|Preceded by||Peter Heenan|
|Succeeded by||Earl Hutchinson|
Joseph Pattulo Earngey
Joseph Pattulo Earngey (1870 – 1939) was a Canadian newspaper publisher and politician. He served as mayor of the town of Kenora, Ontario from 1915 to 1918, and as a member of the Legislative Assembly of Ontario from 1926 to 1929.
Born and raised near Brampton, Ontario, Earngey learned the printing trade before moving to what was then known as Rat Portage, where he launched the Rat Portage Miner in 1897. He acquired the competing The News, merging the two publications into one under the name Rat Portage Miner and News in 1904, and renaming it to the Kenora Miner and News when the town was renamed. He owned the publication until his death in 1939, and it still operates today as the Kenora Daily Miner and News.
Earngey served on Kenora's town council from 1911 to 1914, and as mayor from 1915 to 1918.
In 1926, he was selected as the Ontario Conservative Party's candidate for Kenora in the 1926 Ontario general election. He won the election, and served in the 17th Parliament of Ontario. In 1928, he was selected by premier Howard Ferguson to move the government's motion to accept the Speech from the Throne. In his speech, he applauded the government's decisions on the development of the English River corridor, and spoke in support of the expansion of rail service in Northern Ontario.
During the session, he introduced a bill to support the construction of a railway line from Kenora to the mining development site at Red Lake, but soon withdrew the bill for unspecified reasons. At the Conservative party convention in 1928, he spoke in support of the establishment of an educational scholarship for students in Canadian history.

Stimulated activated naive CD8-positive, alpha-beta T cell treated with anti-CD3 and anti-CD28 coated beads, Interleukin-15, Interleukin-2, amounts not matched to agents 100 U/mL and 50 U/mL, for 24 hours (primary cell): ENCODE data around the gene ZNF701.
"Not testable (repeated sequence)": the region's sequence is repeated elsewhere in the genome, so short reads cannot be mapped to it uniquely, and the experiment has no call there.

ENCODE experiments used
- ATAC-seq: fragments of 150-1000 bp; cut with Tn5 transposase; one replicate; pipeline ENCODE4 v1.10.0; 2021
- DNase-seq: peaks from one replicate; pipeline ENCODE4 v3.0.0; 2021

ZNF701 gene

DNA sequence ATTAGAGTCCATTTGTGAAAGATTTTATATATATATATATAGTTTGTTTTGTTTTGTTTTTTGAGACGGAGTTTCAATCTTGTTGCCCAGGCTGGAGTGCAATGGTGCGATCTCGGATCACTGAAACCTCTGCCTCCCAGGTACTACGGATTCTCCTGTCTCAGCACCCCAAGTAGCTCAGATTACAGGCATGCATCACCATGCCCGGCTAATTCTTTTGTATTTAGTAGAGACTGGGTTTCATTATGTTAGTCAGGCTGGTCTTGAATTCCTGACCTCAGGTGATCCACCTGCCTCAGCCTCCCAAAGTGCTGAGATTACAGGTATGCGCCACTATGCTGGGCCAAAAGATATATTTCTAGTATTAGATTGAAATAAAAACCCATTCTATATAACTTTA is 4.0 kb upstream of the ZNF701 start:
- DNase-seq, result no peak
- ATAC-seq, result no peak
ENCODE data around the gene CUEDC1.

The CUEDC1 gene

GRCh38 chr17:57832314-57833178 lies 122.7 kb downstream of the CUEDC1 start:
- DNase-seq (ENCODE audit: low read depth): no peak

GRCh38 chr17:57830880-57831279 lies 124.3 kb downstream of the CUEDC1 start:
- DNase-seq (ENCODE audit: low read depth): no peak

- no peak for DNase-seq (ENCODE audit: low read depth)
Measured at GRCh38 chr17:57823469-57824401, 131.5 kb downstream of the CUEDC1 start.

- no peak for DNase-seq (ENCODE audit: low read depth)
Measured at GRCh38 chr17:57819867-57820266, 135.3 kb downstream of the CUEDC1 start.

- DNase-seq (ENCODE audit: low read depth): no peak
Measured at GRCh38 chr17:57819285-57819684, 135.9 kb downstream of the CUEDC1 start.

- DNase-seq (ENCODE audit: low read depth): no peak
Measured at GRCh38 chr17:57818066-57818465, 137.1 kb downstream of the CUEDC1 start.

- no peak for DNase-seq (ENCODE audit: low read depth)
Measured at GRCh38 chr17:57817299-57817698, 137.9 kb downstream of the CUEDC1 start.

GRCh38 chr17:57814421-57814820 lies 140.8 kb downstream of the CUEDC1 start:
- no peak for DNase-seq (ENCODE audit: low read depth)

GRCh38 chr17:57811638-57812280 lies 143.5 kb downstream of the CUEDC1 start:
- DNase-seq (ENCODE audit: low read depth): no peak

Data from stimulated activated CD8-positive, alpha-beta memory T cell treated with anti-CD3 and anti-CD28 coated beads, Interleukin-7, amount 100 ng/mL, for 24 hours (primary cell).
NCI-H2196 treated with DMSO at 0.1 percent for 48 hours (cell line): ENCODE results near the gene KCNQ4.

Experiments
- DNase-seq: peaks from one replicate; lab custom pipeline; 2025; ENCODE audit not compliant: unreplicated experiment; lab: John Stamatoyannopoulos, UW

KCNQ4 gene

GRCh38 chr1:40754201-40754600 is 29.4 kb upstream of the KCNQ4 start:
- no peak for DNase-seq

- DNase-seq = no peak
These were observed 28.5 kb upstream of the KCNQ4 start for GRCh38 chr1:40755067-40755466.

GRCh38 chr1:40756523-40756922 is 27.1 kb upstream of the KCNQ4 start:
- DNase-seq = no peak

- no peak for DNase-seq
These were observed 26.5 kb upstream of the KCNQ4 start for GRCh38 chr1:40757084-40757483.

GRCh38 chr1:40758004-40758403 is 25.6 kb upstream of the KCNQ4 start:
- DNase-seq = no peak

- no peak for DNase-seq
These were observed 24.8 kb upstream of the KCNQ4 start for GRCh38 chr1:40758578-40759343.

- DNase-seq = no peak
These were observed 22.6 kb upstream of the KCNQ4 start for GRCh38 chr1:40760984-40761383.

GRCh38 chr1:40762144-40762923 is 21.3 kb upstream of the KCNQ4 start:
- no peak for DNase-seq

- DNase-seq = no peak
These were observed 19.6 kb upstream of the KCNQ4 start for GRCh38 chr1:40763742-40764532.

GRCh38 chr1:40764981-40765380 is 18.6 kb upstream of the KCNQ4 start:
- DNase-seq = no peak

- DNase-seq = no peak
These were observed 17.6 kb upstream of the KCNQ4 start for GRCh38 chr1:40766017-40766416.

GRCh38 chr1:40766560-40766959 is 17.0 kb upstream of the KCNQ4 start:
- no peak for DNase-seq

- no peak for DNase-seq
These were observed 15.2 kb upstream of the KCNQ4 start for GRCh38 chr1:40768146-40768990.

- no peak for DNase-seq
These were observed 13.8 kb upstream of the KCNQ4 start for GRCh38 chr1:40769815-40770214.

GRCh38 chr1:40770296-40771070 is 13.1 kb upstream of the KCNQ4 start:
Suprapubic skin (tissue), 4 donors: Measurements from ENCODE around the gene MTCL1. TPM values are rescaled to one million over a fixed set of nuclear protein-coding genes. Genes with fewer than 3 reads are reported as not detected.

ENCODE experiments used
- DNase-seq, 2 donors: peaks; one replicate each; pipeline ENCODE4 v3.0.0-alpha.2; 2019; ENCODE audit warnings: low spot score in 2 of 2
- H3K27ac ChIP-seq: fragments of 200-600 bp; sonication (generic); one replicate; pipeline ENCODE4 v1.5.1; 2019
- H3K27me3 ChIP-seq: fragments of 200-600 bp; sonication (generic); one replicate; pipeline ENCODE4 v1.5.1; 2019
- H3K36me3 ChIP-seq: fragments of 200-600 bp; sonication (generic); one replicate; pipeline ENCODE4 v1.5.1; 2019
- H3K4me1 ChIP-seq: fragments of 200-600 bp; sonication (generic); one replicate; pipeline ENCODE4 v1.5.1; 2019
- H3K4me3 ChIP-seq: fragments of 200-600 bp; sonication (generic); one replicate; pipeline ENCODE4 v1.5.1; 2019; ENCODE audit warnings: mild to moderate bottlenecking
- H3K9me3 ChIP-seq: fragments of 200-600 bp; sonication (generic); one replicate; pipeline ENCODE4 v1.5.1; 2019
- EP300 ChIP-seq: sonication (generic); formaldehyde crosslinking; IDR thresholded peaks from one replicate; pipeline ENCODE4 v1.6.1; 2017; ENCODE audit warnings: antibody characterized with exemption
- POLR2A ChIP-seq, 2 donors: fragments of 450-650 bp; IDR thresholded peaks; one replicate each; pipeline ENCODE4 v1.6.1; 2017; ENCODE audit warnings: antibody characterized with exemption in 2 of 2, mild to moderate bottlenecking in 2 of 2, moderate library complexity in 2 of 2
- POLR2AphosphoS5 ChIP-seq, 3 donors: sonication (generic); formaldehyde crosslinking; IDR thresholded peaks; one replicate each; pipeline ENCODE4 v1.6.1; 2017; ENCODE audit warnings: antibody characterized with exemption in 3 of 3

During the final session of the 17th parliament, he opposed the construction of a railway line northerly from Goldpines, on the grounds that any new transportation lines into the Patricia District should be built directly from Kenora.
Earngey ran for reelection in the 1929 Ontario general election, but lost to Labour candidate Earl Hutchinson. The Conservative Party had some hope that votes for Earngey in Red Lake would overcome his loss in the town of Kenora itself, although the final certified results from Red Lake actually widened Hutchinson's margin of victory from 350 votes to 404. During Hutchinson's term in the legislature, he sued the Kenora Daily Miner and News for libel, with the suit settled out of court.
- "J. P. Earngey, Kenora, Dies". The Globe and Mail, May 27, 1939.
- "AGREEMENT REACHED CONCERNING CONTROL UPON WINNIPEG RIVER: Conference of Many Interests Makes Progress on Lake of Woods Problem SETTLEMENT IS IN SIGHT". The Globe, November 16, 1922.
- "J. P. Earngey Is Nominated By Conservatives of Kenora". The Globe, March 23, 1926.
- "EARNGEY, COLLIVER MOVE AND SECOND ADDRESS IN REPLY". The Globe, January 17, 1928.
- "Opportunities of North Detailed by Earngey, Moving Address in Reply". The Globe, February 11, 1928.
- "$8,000,000 RAILWAY TO CONNECT KENORA AND RED LAKE AREA". The Globe, March 9, 1928.
- "Red Lake Railway Bill Withdrawn by Earngey". The Globe, March 30, 1928.
- "HYDRO BULKS LARGE IN DELIBERATIONS AT TORY CONVENTION". The Globe, November 22, 1928.
- "GOLD PINES RAILWAY KILLED BY 22-13 VOTE AMID MUCH TUMULT: Strong Opposition to 40-Mile Road Raised by Kenora Member". The Globe, March 27, 1929.
- "Conservatives Win 89 Out of 112 Electoral Districts: LIBERALS ELECTED TO 10 SEATS WHILE PROGRESSIVES HOLD 4; SIX RIDINGS ARE STILL IN DOUBT". The Globe, October 31, 1929.
- "R. O. Flying to Red Lake". The Globe, November 8, 1929.
- "No Doubt About It Now". The Globe, November 21, 1929.
- "Kenora Libel Action Settled Out of Court". The Globe, April 7, 1932.